Before the first episode ended, the killing game began anew. Should we have anticipated anything less? No, it’s the Danganronpa series, after all.


Spoilers for the Danganronpa series to follow


The stylish, ultra-violent visual novel game series Danganronpa, is currently airing an anime, Danganronpa 3: The End of Hope’s Peak High School, which picks up where the second game ended. The third chapter is also the final of Hope’s Peak Academy’s story. Danganronpa 1 and 2 followed a group of students known as the Ultimates—each possessing specific abilities, such as the Ultimate Detective or Ultimate Gamer, for example—as they were forced to kill each other without being caught in order to escape captivity.

Danganronpa 3 has been running two arcs. The first is The Future Arc which follows the first game’s protagonist, Makoto Naegi. Makoto is put on trial by his organization The Future Foundation for trying to rehabilitate Danganronpa 2's class, The Ultimate Despairs—the group responsible for destroying much of the world under the direction of Danganronpa 1's Ultimate Despair, Junko Enoshima.

The second, The Despair Arc, follows the cast of Danganronpa 2 as normal students before and on their way to becoming The Ultimate Despairs. This Arc also unveils Hajime Hinata’s transformation into The Ultimate Hope.

With three games under its belt (Danganronpa Another Episode: Ultra Despair Girls is a spinoff which occurs between the first and second game), there is a lot of ground to cover and characters to remember. But cleverly, Danganronpa 3 barrels through re-introductions of characters, and the Future Arc starts with a bang—or rather, with one of the new Future Foundation cast members impaled on a chandelier.

The Future Arc got to work quickly in turning things into the violent mess that is a staple of the games. The cast has to figure out who the attacker is, and while we’re given clues on who it could be, Danganronpa 3 muddies perceived knowledge by adding too many variables.

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If it’s not awful enough that there’s a person (or persons?!) responsible for the murders, the characters also have to navigate their situation by being ever mindful of the anime’s introduction of their new handicaps—forbidden action rules specialized to each person. If broken, the end result means death to that character. Some of the rules are inane, others are out of the control of the bearer such as the one where the participant could not be witness to violence. Needless to say, he didn’t last long in the new killing game.

The Despair Arc has been more easy-going and that’s exactly why it’s so damned disturbing. Even the opening credits are a sweet, colorful array of smiles and happiness backed by an equally airy song. This arc may feel slow, ridiculous, and childish for its overt sexual innuendos but that’s likely just the calm before the storm as the carefree classmates are all puppets. It’s right there in the credits as a reminder of what Danganronpa 2 revealed—that the cast of Danganronpa 2 will soon become a terror threat bent on destroying the entire world. That’s terrifying as it is tragic.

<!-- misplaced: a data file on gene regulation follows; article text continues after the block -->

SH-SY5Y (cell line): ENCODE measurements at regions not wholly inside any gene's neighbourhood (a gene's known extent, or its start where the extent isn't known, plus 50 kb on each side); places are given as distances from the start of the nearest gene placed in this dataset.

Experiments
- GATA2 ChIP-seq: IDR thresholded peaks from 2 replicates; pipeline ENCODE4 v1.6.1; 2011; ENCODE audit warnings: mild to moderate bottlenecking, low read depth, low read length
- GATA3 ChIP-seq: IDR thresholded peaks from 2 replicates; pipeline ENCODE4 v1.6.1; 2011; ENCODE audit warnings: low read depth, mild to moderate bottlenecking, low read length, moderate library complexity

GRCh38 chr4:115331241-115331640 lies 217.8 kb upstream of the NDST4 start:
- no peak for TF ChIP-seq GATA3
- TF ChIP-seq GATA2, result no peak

This arc’s slow burn has not been without some interesting backgrounds for some of its characters, such as the Ultimate Imposter and the questions that come with the Ultimate Animator’s appearance. And there’s Junko’s introduction which was an unsettling kind of funny for her quirks and unpredictable behavior. Since her arrival, along with Hajime’s transformation into The Ultimate Hope, Izuru, the arc has picked up its pace to lay the groundwork for The Ultimate Despairs.

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If there’s one thing Danganronpa 3 continues to prove, it’s that the Danganronpa series’ writing is masterful in its manipulation. It’s mentally taxing thanks to its handling of clever plot twist details, and it’s emotionally draining for how it manages to evoke sympathy for murderers.

Both of the arcs stay true to these intentionally opposing themes the Danganronpa series is known for. They do so in the interesting way in which the anime handles this—by focusing on two tonally different series to fill in the gaps and backgrounds on new characters in the Future Arc. It doesn’t mean that the Future Arc is all killing with no substance. It takes snippets of grim flashbacks to aid what the more comical side of the Despair Arc.

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The other thing that Danganronpa 3 smartly pays attention to is its characters, in the same unpredictable and twisted ways Danganronpa has always done.